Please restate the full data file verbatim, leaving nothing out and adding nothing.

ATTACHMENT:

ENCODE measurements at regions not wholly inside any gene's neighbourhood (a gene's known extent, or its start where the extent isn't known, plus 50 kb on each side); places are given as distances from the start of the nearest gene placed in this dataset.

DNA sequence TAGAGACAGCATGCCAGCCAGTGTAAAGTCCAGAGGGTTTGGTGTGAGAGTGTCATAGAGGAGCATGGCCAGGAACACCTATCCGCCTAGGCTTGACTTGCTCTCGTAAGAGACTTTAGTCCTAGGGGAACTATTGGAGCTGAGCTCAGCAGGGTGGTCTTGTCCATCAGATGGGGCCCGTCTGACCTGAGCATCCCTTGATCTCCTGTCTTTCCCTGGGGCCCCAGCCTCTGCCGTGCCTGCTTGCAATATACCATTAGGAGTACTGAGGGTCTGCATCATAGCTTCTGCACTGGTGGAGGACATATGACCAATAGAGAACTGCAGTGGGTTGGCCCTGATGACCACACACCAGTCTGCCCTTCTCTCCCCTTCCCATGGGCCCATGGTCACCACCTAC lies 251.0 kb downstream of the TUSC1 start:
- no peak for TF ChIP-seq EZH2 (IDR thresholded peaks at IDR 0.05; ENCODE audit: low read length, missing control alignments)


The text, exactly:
ENCODE measurements at regions not wholly inside any gene's neighbourhood (a gene's known extent, or its start where the extent isn't known, plus 50 kb on each side); places are given as distances from the start of the nearest gene placed in this dataset.

DNA sequence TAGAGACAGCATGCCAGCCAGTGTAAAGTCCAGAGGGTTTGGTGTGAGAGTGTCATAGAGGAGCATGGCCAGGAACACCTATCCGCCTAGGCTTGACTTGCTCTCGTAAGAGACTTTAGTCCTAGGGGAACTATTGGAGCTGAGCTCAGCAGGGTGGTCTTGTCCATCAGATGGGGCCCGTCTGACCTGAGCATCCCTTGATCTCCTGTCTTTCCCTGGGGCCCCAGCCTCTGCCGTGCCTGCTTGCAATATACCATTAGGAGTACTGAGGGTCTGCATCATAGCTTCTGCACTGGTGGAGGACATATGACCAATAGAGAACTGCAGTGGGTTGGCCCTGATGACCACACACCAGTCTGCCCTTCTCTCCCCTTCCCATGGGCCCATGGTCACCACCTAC lies 251.0 kb downstream of the TUSC1 start:
- no peak for TF ChIP-seq EZH2 (IDR thresholded peaks at IDR 0.05; ENCODE audit: low read length, missing control alignments)